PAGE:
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MacBytes
Sep 30, 2009, 08:36 AM
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Category: Apple Hardware
Link: Apple begins to end iPhone exclusivity (http://www.macbytes.com/link.php?sid=20090930093624)
Description:: Apple begins to end its iPhone exclusivity as Vodafone on Tuesday announced it will join France Telecom's Orange and Telefonica's O2 in selling the phone in Britain.

Orange will start selling the popular Apple iPhone in Britain later this year, it said on Monday, when the exclusive contract held by Telefonica's O2 will expire.

http://www.ibtimes.com/articles/20090929/apple-begins-end-iphone-exclusivity.htm

Posted on MacBytes.com (http://www.macbytes.com)
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pdjudd
Sep 30, 2009, 10:36 AM
...Outside of the US. The is nothing to suggest that Apple is indicating that they are ending the exclusivity of the iPhone in the US and allowing other carriers to sell it. The prevalence of incompatible technologies guarantees that.

ChrisBrightwell
Sep 30, 2009, 10:44 AM
...Outside of the US. The is nothing to suggest that Apple is indicating that they are ending the exclusivity of the iPhone in the US and allowing other carriers to sell it. There were several direct jabs at AT&T during the iPhone media event in June that illustrate how fed-up Apple is with AT&T.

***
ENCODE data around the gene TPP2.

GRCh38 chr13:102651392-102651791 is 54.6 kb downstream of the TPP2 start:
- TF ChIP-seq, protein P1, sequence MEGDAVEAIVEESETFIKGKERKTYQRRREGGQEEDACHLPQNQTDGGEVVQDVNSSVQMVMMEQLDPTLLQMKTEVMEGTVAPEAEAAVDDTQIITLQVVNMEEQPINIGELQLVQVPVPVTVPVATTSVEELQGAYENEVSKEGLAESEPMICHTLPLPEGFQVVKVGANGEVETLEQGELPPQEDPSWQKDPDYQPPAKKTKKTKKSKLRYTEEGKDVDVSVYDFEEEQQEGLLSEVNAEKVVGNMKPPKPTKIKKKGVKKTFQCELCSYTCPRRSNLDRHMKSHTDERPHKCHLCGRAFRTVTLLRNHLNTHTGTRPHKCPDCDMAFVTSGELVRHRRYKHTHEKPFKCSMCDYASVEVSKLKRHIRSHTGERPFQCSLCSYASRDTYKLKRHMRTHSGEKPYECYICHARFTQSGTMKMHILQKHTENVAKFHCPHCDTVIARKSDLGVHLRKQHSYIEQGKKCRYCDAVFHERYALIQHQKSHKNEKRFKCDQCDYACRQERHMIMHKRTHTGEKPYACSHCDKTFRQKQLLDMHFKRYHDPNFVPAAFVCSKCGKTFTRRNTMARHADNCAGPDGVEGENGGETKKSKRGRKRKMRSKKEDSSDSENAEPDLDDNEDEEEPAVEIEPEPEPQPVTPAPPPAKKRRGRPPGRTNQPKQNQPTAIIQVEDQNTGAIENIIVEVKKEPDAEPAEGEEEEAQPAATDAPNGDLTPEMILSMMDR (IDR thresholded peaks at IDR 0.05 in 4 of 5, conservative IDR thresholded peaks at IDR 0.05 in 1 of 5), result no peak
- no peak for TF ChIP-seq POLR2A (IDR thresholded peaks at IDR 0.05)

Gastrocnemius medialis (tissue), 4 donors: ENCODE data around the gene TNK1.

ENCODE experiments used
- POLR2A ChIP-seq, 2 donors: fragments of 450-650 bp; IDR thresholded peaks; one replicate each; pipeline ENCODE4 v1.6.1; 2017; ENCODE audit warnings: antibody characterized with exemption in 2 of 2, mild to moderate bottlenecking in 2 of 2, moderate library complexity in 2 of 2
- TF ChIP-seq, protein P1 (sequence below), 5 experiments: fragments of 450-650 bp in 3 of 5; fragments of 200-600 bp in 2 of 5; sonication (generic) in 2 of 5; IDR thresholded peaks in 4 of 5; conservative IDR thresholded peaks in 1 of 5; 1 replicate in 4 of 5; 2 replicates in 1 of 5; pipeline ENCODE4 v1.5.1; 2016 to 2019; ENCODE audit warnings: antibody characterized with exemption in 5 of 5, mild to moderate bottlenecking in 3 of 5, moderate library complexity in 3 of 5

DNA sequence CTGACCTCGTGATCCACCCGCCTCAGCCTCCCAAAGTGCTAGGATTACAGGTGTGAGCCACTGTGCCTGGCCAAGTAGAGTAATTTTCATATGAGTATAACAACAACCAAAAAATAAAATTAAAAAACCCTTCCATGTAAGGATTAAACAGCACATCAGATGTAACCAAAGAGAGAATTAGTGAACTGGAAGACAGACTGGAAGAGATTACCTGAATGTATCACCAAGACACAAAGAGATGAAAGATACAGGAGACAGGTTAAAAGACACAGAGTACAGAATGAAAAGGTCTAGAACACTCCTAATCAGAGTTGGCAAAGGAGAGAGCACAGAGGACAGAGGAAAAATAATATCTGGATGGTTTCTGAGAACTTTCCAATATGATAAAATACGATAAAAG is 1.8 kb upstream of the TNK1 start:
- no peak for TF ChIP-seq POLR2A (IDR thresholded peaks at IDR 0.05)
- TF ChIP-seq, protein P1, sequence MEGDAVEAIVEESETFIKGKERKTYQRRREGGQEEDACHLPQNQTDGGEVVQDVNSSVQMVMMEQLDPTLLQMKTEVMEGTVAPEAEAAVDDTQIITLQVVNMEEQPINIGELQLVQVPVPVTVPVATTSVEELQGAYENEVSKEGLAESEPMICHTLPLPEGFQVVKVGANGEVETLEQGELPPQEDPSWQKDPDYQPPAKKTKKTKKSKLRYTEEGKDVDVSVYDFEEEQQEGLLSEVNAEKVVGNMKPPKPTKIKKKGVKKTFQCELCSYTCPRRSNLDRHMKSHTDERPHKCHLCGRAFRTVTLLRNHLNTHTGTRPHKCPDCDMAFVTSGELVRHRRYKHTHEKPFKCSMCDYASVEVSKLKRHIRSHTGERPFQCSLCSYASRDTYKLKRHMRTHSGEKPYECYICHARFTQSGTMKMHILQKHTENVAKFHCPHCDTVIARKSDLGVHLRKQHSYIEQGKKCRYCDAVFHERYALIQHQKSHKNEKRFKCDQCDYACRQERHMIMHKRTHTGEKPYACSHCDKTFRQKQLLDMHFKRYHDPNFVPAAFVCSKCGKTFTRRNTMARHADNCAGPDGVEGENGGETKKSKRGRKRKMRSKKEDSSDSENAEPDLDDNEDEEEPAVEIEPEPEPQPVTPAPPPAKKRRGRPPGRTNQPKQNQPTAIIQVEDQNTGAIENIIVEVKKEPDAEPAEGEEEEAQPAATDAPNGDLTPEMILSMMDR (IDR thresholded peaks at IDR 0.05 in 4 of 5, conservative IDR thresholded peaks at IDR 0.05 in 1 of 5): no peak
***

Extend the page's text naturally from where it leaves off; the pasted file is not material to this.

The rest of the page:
The prevalence of incompatible technologies guarantees that.Converting a GSM phone to a CDMA phone is non-trivial, but it's well within the range of Apple's capabilities, so a Verizon iPhone is not inconceivable.

pdjudd
Sep 30, 2009, 01:00 PM
There were several direct jabs at AT&T during the iPhone media event in June that illustrate how fed-up Apple is with AT&T.
Yea. There was two, (that was the WWDC keynote, right?) revolving around MMS and tethering (MMS is taken care of, tethering not so much). And yet Apple still renewed its carrier exclusivity agreement with AT&T before. Plus Apple has not publicly said anything to bash AT&T.

Converting a GSM phone to a CDMA phone is non-trivial, but it's well within the range of Apple's capabilities, so a Verizon iPhone is not inconceivable.

I am not saying impossible, but Apple would have to segment their iPhone development to accommodate CDMA and I am not just talking about the radio either. That is no small feat and it would only be useful in the US (Since GSM is more prevalent worldwide by a large margin) and only useful to Verizon who are dumping CDMA to move on to LTE. I am not saying impossible, but it is just plain old unlikely until LTE is more prevalent. Then we can at least talk about similar technology. There really isn't much of a business case for Apple to completely divide their manufacturing resources just for a small boot of customers. Plus there is Verizon as a company you have to deal with (unless you want to sell unlocked which I don't see happening). Verizon is notorious for controlling their platforms.

EDIT: Here (http://technestreport.com/blog/2009/07/20/why-the-iphone-will-forever-and-always-remain-on-the-att-network/)is a story from a couple of months ago that goes into more details about my thoughts.

markredf150
Oct 1, 2009, 09:05 AM